Michael Cohen, Donald Trump's personal attorney, has suddenly found himself in a difficult legal position. Last week, FBI agents raided his office and hotel room; a variety of Cohen's materials are now in the hands of federal law enforcement; and by some accounts, the New York attorney is currently under a criminal investigation.
It's against this backdrop that Cohen has said he only has three clients. One is the president, whom Cohen has tried to help by, among other things, paying hush money to a former Trump mistress. One is Elliott Broidy, the former deputy finance chairman of the Republican National Committee, whom Cohen helped when Broidy wanted to pay off a former Playboy playmate mistress he impregnated.
The third is someone Cohen did not want to identify. Today in court, he wasn't given a choice.
Sean Hannity, the Fox News host who has been waging war on the air against special counsel Robert Mueller and is an outspoken advocate for President Donald Trump, was revealed Monday as one of only three clients that Michael Cohen, the president's personal attorney, had during 2017 and 2018.
By some accounts, "a gasp was heard in the courtroom" when Cohen's lawyer disclosed Hannity's name.
The Fox News personality soon after confirmed receiving legal guidance Cohen, though Hannity tried to emphasize a degree of informality in the arrangement.
Hannity, of course, has been a prominent voice in conservative media condemning the FBI's raid on Cohen's office, though he failed to disclose that he's one of Cohen's three clients.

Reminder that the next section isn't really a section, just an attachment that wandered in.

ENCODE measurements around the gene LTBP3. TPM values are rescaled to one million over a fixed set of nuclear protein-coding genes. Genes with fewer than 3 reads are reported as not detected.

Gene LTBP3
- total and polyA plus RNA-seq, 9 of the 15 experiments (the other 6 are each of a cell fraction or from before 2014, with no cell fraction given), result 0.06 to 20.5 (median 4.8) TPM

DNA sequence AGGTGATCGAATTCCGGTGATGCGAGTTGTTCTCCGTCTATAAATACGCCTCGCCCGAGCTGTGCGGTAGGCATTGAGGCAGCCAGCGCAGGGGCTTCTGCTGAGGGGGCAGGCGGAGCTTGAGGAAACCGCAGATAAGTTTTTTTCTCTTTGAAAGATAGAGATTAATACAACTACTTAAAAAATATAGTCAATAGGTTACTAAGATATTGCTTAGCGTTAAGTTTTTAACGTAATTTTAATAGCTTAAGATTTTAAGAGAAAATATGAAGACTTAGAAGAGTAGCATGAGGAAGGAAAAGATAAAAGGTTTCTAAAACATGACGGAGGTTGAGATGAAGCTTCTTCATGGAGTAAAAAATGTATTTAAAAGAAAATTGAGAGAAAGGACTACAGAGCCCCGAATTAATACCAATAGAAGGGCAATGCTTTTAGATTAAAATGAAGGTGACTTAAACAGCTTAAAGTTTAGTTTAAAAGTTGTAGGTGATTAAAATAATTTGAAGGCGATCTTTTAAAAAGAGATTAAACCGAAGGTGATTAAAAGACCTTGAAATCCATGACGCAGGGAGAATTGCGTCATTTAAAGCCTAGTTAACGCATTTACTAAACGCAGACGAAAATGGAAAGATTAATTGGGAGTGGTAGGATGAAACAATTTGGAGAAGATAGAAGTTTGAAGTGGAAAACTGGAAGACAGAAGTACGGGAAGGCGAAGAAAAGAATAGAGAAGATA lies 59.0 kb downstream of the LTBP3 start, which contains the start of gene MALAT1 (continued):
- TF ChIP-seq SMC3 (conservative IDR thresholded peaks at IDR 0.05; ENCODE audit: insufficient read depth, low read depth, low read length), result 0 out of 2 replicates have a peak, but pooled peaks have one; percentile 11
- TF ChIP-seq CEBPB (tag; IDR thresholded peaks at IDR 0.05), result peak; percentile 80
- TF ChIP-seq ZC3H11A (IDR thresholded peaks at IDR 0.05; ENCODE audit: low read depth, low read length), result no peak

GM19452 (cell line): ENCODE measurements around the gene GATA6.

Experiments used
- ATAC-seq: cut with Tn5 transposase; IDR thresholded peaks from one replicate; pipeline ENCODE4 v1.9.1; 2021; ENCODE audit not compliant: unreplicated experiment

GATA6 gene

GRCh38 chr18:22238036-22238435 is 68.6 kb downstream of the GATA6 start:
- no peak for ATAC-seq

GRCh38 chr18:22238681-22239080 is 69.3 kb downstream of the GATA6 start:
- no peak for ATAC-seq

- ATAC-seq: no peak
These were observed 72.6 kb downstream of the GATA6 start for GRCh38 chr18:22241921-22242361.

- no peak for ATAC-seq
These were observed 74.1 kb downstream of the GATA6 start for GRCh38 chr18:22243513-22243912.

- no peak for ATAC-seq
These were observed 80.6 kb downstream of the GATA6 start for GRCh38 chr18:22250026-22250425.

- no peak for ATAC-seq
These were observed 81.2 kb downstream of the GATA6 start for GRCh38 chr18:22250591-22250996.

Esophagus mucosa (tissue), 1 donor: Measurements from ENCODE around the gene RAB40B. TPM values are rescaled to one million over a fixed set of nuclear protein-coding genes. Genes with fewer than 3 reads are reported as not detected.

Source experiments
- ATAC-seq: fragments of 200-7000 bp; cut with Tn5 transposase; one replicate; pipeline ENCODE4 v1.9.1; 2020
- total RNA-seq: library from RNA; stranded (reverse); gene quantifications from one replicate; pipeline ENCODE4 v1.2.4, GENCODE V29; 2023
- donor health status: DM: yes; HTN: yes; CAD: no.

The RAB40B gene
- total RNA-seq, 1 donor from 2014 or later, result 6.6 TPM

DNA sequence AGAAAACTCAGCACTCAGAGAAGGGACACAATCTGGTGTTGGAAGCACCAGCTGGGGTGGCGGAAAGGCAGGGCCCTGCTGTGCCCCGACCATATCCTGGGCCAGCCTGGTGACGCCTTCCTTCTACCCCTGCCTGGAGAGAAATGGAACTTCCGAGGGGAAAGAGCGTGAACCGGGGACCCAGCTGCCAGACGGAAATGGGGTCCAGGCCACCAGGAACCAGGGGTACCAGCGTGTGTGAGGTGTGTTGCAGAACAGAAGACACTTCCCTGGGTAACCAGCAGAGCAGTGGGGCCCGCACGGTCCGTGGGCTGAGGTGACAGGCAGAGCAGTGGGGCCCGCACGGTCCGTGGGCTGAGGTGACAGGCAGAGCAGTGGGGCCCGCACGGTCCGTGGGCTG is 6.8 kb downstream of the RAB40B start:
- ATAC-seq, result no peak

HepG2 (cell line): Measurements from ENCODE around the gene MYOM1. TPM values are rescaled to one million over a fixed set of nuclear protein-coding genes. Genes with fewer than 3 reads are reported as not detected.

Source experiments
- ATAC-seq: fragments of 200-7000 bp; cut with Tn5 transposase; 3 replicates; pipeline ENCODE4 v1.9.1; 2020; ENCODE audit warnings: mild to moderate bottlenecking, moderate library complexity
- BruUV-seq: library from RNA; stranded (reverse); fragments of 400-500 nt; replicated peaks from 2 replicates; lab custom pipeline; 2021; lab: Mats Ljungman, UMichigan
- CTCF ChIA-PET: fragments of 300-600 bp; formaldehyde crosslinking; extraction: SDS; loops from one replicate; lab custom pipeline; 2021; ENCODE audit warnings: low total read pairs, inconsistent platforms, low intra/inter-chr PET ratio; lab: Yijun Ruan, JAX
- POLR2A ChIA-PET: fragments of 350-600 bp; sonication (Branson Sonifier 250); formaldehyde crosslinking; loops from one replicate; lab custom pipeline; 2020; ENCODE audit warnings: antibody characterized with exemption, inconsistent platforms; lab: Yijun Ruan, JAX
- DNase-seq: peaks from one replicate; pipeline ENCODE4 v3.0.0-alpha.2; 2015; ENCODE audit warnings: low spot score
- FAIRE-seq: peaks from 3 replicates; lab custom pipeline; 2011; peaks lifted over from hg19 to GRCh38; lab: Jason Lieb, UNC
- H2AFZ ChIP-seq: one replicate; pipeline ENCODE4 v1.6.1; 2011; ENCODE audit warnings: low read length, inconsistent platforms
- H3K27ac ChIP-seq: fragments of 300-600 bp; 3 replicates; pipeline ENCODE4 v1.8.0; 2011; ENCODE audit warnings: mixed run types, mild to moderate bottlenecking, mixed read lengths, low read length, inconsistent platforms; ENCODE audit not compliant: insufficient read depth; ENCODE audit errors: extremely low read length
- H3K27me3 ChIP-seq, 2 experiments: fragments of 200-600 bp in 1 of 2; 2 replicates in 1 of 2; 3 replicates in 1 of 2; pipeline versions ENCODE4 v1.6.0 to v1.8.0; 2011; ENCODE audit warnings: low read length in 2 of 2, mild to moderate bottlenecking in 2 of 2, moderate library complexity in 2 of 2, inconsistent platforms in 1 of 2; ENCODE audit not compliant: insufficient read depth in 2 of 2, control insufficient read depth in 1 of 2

As for why, exactly, Cohen has represented Hannity, we do not yet know. That said, the conservative host wrote on Twitter this afternoon, "Michael Cohen has never represented me in any matter. I never retained him, received an invoice, or paid legal fees. I have occasionally had brief discussions with him about legal questions about which I wanted his input and perspective."
Hannity added, "I assumed those conversations were confidential, but to be absolutely clear they never involved any matter between me and a third-party."
The Fox News anchor did not say this explicitly, but one possible explanation for emphasizing this angle about the absence of a third party is the lawyer's other two clients: Cohen may have helped Trump and Broidy with making payments to alleged mistresses, but that's apparently not the kind of work Cohen did for him.